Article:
What are the Most tough Motor Races In The World? Choosing the ten most prestigious races in the world was no easy task. There are so many fantastic events and some are bound to be left out. To celebrate the upcoming weekend of legendary races, I’ve put together a list of what I believe are the ten biggest races in the world today.
#1. East African Safari Rally
Few things on this Earth are as extreme as racing across the African safari. Yet that is exactly what people do who participate in the annual East African Safari Rally, a race that features more than 1,000 kilometers of timed stages, with each stage being more than 60 kilometers in length. Known to most drivers as simply the Safari Rally, this annual race involves long, arduous driving across rough African terrain and searing temperatures. This is off-road racing taken to the absolute extreme. Contestants have to run through dry desert conditions as well as jungles and flat open plains. The temperatures during the race have been known to climb north of 50 degrees Celsius, leading to many overheated engines and stranded drivers. Known to attract the toughest and roughest off-road racers in the world, this event is truly for people who are crazy.
The Safari Rally may have been dropped from the World Rally Championship calendar in 2003, but it holds a special place in the hearts of competitors and fans. As well as the long stages, high speeds and punishing terrain across Kenya, Uganda and Tanzania, there was the unique complication of the red dust that got into every component and crevice.
When it rained, the stages turned to sticky mud-strewn tracks with barely any traction. Long stages added to the challenge, yet many still want to the Safari back in top-flight rallying as one of the world’s great motorsport tests. Here we see Colin McRae storm to victory in his Ford Focus WRC, his 25th – and last – WRC win. Most tough Motor Races In The World
#2. The Dakar Rally
Arguably the most widely known of the extreme car races in the world, the Dakar Rally used to be known as the Paris-Dakar Rally since the race stretched from the French capital to the capital city of Senegal in Dakar. However, that event was deemed to be too dangerous and was transferred to South America, where it is held today. The ultimate off-road endurance race, drivers in the Dakar Rally have been known to succumb to heart attacks while racing over the extremely rough terrain. Competitors must cross dunes, mud, camel grass, rocks, and pass through caverns as they travel more than 500 miles each day during the course of the race. This event even caused an international incident back in 1982 when Mark Thatcher, son of then-British Prime Minister Margaret Thatcher, went missing for six days while competing in the Dakar Rally. Mark Thatcher and his co-driver were eventually found safe and sound, but not before Prime Minister Thatcher weighed in to disparage this race and those who participate in it. Most tough Motor Races In The World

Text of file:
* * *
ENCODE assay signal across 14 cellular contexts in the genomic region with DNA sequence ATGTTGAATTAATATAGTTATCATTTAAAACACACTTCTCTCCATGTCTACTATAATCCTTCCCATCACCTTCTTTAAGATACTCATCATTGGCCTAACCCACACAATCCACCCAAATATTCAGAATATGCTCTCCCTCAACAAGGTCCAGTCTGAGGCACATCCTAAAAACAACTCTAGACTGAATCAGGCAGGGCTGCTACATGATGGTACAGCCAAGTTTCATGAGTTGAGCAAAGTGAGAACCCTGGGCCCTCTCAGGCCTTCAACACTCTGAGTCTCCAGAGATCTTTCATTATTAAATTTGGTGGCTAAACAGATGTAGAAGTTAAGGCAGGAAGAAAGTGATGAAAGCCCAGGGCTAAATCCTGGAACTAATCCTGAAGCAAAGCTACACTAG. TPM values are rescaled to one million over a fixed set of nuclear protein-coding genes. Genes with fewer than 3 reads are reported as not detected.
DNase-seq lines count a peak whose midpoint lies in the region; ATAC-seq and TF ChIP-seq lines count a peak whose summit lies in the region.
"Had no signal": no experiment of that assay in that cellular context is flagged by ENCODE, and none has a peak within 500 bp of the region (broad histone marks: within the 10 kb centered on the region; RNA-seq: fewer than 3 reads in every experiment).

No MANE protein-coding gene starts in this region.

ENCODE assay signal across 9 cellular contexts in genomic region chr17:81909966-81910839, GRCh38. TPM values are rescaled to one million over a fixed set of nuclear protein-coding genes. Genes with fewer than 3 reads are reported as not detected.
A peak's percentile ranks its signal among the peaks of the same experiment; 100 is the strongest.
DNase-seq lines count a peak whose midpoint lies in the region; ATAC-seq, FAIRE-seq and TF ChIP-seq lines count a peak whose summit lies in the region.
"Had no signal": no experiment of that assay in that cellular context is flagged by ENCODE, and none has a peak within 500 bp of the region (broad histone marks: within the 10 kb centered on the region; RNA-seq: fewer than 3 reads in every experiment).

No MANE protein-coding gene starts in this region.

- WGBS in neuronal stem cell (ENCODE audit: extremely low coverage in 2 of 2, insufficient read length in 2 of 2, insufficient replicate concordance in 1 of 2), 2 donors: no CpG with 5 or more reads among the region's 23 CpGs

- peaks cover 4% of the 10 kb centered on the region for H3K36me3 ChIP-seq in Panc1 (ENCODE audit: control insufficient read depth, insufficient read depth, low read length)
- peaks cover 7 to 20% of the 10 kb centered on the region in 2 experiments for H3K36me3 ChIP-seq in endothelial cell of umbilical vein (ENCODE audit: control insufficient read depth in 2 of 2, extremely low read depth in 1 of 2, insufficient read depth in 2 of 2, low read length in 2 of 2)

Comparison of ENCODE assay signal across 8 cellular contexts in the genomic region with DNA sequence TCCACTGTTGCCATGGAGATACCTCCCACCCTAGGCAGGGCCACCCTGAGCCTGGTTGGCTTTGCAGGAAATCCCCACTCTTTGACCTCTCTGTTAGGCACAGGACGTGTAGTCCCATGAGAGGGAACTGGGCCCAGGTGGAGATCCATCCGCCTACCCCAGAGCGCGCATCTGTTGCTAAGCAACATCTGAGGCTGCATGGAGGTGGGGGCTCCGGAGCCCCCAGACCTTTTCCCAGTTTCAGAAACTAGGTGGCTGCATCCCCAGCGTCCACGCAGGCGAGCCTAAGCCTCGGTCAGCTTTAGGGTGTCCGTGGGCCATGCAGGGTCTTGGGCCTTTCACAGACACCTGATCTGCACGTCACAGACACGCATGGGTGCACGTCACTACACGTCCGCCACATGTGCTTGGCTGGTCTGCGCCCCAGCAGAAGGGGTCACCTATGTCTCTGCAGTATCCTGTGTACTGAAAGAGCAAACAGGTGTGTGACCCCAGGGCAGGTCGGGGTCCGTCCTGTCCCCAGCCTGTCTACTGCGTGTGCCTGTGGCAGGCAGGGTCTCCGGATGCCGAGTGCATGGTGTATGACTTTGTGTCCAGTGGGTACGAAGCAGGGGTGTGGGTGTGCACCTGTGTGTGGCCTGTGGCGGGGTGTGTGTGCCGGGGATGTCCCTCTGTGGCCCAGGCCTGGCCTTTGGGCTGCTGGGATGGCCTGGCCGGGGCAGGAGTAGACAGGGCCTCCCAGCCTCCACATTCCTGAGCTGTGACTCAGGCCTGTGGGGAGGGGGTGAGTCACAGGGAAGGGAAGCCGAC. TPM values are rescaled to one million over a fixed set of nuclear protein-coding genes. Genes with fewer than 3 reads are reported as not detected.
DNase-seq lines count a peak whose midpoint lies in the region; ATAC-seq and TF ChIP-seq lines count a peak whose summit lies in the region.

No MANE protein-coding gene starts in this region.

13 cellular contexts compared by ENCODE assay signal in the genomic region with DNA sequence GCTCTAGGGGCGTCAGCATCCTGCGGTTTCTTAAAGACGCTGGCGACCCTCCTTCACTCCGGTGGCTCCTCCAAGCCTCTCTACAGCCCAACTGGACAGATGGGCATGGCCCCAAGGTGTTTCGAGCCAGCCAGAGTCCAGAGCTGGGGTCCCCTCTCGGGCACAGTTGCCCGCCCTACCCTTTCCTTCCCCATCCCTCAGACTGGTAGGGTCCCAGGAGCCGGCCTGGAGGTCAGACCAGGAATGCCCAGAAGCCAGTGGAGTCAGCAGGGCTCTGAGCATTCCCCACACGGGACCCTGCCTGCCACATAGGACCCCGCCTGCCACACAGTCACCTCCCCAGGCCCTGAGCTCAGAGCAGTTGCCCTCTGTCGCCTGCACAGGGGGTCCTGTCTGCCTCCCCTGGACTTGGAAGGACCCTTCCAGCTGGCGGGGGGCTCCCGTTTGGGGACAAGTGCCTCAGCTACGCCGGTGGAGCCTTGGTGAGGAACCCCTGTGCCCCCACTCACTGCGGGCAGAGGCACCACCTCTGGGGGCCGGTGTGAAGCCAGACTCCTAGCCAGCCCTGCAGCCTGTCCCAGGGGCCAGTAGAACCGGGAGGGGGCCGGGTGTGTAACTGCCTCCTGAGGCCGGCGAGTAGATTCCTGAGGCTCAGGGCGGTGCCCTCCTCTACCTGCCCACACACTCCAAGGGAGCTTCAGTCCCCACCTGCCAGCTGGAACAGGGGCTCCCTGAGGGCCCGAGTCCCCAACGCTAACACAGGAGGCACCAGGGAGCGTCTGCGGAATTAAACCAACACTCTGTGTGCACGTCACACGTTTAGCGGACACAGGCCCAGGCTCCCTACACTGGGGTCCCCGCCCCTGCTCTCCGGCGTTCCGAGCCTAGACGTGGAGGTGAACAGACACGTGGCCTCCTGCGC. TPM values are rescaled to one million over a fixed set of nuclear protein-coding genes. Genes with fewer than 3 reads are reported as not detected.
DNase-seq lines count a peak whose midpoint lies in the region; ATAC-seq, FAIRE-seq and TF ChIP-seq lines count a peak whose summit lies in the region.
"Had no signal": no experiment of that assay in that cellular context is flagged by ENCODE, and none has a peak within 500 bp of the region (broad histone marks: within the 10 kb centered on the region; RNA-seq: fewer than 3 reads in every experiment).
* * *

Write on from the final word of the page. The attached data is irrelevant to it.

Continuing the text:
#3. The Erzberg Rodeo
How difficult is the Ezberg Rodeo? Of the 500 people who entered the motorcycle race in 2011, only nine of them finished it. Held each June since 1995, the Ezberg Rodeo is a motorcycle race in the Austrian Alps that requires participants to race up the side of a working mine. Each year, about 1,500 riders qualify for the competition and about 500 people actually participate in the race. However, only about a dozen people ever actually finish. The issue is the slope that the motorcycle riders travel up in the race. It is extremely steep and difficult to get up at high speeds. Motorcycles in this race, which is sponsored by Red Bull, routinely flip over and land on the drivers. This leads to a lot of mishaps and ambulance rides down the mountainside. Still, the Ezberg Rodeo is more popular today than ever before, with competitors from 40 different countries taking part each year. Most tough Motor Races In The World
#4. The Baja 1000